The Economic Beat
The event of the week was the Fed’s statement, though it said so little that it may not be right to call it the data report of the week. There’s a lot of economic ground to cover before the central bank’s December meeting, now a slight favorite to include a tiny, yet momentous bump in the funds rate. The move or lack thereof won’t matter to the business cycle, though many will blame the end of it on whatever the Fed does – or doesn’t do.
One item that puzzled me in the FOMC report was the comment that “business fixed investment… (has) been increasing at solid rates in recent months.” Excuse me, what was that? New orders for durable goods are down 3% year-on-year, (-5.3%) excluding transportation, and the business cap-ex spending category has comped negative every month this year, with the result being a year-on-year loss of -7.3% (all numbers are seasonally adjusted). The regional Fed manufacturing surveys have all been marching negative across the board, with Dallas reporting a lugubrious (-12.7) on Monday and Richmond at (-1) the day before. The national ISM purchasing index has been languishing near 50.
So where is the strength? Well, the third-quarter GDP report did show that durable goods added 0.48% to the quarter, a figure which came in for no little skepticism in light of the weak monthly data from the Commerce Department. The two agencies do use different methods. It’s only an initial estimate, but I found it odd that the FOMC would highlight the area as a source of strength. Perhaps it was just a glossing of the BEA release, which did highlight the sector as a positive, yet decelerating contribution, but the September durable goods report the day before had not been cause for optimism. It showed a substantial downward revision to August, from (-2.0%) to (-3.0%) and a decline (-1.2%) that was somewhat larger than expected. On the plus side, the mercurial Chicago purchasing index leapt back up to 56.2 in October, its first good showing in months.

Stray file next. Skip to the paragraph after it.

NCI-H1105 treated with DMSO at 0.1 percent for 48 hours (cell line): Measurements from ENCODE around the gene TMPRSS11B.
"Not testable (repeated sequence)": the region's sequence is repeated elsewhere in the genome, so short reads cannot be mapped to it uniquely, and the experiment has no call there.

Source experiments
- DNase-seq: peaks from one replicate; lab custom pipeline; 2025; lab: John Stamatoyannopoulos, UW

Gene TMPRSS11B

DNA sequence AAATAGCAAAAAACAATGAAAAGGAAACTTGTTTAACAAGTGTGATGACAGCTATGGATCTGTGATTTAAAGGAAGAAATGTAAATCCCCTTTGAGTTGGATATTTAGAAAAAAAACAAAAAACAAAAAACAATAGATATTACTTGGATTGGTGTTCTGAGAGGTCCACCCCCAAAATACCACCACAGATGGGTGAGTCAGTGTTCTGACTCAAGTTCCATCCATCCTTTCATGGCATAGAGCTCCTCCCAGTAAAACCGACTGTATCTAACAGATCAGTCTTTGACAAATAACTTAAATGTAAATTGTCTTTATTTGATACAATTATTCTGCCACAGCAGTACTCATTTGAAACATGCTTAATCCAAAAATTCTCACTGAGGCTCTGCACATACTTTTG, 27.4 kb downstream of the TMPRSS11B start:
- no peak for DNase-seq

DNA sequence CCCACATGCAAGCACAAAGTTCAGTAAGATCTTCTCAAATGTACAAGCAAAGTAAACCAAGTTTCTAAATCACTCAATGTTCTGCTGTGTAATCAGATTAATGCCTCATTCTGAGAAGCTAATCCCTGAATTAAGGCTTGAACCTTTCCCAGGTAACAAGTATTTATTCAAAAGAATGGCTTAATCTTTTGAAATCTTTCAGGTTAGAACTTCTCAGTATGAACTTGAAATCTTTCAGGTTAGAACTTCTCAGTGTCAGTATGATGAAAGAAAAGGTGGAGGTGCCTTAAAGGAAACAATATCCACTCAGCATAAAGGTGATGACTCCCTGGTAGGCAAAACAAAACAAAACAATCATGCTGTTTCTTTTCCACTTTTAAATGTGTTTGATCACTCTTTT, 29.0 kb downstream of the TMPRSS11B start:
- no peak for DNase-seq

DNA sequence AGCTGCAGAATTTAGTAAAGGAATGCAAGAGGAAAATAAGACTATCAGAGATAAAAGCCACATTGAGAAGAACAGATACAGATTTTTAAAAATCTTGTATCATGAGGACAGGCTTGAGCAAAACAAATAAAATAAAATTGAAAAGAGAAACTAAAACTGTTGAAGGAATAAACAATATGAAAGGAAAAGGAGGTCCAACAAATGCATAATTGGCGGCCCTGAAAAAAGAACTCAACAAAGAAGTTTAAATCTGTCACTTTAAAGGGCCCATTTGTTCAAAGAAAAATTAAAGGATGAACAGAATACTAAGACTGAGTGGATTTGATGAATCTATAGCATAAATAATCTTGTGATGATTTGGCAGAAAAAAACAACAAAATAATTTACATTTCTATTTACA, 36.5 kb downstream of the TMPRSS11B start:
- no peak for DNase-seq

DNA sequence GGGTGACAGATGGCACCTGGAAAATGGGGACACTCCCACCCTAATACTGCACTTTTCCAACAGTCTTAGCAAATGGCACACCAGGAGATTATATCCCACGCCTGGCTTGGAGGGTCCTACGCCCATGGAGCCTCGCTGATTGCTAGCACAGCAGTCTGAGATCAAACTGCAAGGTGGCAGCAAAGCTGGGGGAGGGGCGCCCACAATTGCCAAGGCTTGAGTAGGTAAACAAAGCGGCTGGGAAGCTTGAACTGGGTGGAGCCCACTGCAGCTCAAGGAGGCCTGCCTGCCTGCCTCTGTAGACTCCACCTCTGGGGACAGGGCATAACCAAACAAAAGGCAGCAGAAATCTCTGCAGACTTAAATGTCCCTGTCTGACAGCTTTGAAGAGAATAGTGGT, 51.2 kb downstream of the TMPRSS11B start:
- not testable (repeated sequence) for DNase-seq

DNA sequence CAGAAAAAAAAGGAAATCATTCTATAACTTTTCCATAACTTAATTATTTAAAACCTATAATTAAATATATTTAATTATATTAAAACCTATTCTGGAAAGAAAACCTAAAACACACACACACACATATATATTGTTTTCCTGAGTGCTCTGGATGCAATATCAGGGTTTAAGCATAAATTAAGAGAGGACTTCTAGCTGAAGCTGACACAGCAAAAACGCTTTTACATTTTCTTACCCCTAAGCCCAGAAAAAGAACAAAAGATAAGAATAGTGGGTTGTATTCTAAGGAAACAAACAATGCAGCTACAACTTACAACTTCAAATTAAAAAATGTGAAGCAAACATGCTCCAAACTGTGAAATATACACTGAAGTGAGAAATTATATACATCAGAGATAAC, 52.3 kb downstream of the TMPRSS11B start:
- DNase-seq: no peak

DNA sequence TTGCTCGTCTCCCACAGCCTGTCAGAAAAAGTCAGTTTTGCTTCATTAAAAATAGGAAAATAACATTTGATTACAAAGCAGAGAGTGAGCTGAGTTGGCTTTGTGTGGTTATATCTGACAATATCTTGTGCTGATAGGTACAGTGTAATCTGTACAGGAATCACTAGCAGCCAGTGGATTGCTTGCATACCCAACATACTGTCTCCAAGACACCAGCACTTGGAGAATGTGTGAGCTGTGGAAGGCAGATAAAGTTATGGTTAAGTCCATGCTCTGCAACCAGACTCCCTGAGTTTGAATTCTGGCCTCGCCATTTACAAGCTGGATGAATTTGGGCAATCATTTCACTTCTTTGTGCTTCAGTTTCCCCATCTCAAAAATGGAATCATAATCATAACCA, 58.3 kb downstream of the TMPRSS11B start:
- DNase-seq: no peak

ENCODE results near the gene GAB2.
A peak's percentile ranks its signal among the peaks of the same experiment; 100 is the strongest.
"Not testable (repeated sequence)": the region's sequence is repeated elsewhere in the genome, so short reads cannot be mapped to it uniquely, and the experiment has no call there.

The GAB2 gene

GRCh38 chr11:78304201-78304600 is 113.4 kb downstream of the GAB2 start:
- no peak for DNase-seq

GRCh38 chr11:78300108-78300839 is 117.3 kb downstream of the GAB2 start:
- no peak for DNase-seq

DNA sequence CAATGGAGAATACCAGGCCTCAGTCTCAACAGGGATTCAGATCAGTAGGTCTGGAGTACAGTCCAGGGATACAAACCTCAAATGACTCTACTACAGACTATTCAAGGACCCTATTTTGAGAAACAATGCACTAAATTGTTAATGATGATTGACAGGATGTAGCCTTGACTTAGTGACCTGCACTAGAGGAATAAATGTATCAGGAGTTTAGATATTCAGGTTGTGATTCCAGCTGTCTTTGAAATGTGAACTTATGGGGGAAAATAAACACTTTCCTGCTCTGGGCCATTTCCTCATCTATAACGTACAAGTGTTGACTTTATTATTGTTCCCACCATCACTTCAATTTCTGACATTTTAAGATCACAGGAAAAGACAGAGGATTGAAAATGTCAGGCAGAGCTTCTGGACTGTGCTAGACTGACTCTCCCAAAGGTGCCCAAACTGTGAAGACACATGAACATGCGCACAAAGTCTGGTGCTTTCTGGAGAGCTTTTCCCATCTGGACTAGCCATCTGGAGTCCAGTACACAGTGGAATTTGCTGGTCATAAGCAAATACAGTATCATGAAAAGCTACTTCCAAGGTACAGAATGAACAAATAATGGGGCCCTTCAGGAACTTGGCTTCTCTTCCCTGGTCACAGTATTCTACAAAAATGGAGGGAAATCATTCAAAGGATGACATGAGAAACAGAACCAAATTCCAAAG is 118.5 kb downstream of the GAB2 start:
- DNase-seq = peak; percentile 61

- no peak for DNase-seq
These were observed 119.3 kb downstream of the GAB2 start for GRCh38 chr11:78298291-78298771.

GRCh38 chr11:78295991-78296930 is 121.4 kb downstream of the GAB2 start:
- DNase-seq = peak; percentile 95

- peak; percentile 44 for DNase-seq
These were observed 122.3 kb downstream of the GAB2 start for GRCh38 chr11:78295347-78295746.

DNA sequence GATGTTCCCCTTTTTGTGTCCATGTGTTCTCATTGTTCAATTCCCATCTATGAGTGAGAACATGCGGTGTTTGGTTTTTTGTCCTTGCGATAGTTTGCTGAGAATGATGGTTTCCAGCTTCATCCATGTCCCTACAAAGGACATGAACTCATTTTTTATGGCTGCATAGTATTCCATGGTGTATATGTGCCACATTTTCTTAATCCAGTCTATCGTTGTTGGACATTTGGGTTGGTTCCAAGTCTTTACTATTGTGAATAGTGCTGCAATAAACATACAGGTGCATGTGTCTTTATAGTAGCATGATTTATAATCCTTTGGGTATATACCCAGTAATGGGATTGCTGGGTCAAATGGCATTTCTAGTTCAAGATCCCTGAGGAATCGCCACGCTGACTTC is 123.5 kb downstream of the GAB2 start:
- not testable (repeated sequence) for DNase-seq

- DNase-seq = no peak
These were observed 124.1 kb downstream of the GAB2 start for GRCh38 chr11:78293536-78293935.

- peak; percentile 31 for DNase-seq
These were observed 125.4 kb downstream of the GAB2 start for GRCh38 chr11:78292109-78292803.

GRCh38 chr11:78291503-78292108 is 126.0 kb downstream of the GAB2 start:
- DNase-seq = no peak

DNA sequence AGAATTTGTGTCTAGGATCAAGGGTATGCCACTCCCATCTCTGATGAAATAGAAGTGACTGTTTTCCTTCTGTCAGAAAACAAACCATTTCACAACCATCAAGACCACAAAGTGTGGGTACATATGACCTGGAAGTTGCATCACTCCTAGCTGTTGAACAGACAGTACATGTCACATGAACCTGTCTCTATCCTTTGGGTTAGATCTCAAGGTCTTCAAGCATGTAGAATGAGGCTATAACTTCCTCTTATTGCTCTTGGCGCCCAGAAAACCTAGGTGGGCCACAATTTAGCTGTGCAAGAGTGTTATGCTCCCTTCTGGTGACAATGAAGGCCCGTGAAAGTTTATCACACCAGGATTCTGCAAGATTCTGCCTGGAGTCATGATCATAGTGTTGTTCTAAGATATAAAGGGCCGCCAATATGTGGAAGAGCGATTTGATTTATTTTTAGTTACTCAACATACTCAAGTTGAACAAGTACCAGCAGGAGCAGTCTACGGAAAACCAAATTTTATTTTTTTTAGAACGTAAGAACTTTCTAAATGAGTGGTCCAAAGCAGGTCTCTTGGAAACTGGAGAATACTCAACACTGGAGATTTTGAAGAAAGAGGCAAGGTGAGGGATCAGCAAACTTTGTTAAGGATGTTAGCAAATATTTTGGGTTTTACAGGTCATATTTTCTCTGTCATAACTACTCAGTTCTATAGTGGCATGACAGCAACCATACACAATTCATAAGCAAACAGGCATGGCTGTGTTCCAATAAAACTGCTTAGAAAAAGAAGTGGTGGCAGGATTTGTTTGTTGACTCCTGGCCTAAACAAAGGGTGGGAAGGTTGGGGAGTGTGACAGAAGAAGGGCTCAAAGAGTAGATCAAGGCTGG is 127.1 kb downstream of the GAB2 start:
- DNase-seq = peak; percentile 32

The sales rate for new homes fell much more than expected in September, to a 468,000 annualized rate (seasonally adjusted) with a big downward revision to August (552K to 529K). The September number may get revised as well, yet year-to-date sales are still up 16.7%. The actual number of homes over the trailing twelve-month period did fall from 496K to 495K, the first decline since last fall. Pending home sales also fell by 2.3% in September. The two reports were in contrast to the last week’s more optimistic data on starts and existing home sales. Case-Shiller pricing data showed steady prices, a 5.1% year-on-year gain next to the previous month’s 5.0% (revised down to 4.9%, but then this month may suffer the same fate).
Consumer sentiment measures have little value as leading indicators, but the October decline in consumer confidence did suffer a sharp decline, from 102.6 to 97.6, while the University of Michigan sentiment measure eased from 92.1 to 90, the latter continuing a downward trend from its summer peak. The surveys might point to trouble for the October jobs report that is due this Friday (consensus 190K), as well the weakness in the personal income report for September, 0.1% versus an expected 0.2%, with identical results in consumer spending – and yet strategists up and down the street are talking about how strong consumer spending is, so don’t worry about GDP!
Next week has the all-important jobs report on Friday, as noted above, along with the ISM manufacturing survey on Monday and the non-manufacturing survey on Wednesday. Construction spending for September is alongside the ISM report on Monday, factory orders are Tuesday, along with October auto sales. Jobless claims have been steady, but everyone will be curious about revisions, if any, that come in the October jobs report, along with the usual obsession over the headline total.